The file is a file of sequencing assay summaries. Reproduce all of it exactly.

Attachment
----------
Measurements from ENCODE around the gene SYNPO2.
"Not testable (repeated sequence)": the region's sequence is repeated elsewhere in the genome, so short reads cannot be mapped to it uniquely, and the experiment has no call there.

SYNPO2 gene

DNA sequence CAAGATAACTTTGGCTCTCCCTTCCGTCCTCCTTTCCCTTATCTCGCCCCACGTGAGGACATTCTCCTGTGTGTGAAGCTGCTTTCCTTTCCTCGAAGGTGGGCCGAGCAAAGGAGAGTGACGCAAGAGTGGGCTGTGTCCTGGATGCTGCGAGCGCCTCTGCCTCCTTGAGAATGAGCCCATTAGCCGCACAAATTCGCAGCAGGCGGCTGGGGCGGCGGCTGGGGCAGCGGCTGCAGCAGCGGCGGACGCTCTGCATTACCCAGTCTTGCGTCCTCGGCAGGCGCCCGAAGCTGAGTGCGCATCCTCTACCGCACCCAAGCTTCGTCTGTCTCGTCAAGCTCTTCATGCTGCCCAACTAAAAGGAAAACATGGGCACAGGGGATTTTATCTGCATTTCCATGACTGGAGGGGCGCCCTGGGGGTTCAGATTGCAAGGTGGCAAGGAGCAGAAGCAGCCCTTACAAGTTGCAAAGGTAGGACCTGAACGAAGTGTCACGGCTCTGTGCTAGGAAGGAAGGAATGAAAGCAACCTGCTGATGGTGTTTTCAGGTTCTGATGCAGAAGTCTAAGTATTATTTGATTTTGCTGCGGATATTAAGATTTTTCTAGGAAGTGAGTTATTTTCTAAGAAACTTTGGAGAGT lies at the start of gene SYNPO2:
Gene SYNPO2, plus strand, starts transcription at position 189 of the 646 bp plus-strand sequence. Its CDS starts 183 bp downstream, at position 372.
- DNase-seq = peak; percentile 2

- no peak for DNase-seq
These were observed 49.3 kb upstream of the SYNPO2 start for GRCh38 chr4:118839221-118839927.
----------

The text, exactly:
Measurements from ENCODE around the gene SYNPO2.
"Not testable (repeated sequence)": the region's sequence is repeated elsewhere in the genome, so short reads cannot be mapped to it uniquely, and the experiment has no call there.

SYNPO2 gene

DNA sequence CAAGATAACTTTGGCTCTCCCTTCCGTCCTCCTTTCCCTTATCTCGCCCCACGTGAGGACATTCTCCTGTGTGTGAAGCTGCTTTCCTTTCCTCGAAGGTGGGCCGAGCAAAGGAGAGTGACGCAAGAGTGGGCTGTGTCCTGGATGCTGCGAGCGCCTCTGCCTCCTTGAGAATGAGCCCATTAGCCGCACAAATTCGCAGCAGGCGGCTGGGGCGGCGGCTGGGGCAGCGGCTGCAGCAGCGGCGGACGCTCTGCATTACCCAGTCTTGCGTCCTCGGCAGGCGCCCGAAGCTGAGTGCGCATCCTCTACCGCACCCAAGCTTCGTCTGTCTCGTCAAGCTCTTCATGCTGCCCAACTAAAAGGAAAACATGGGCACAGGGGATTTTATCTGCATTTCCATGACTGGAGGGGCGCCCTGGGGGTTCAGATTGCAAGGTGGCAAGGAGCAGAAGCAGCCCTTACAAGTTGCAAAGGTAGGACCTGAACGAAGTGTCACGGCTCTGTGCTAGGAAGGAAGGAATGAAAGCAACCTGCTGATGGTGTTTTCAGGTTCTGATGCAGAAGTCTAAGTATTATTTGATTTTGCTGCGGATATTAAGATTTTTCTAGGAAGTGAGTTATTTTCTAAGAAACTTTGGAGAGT lies at the start of gene SYNPO2:
Gene SYNPO2, plus strand, starts transcription at position 189 of the 646 bp plus-strand sequence. Its CDS starts 183 bp downstream, at position 372.
- DNase-seq = peak; percentile 2

- no peak for DNase-seq
These were observed 49.3 kb upstream of the SYNPO2 start for GRCh38 chr4:118839221-118839927.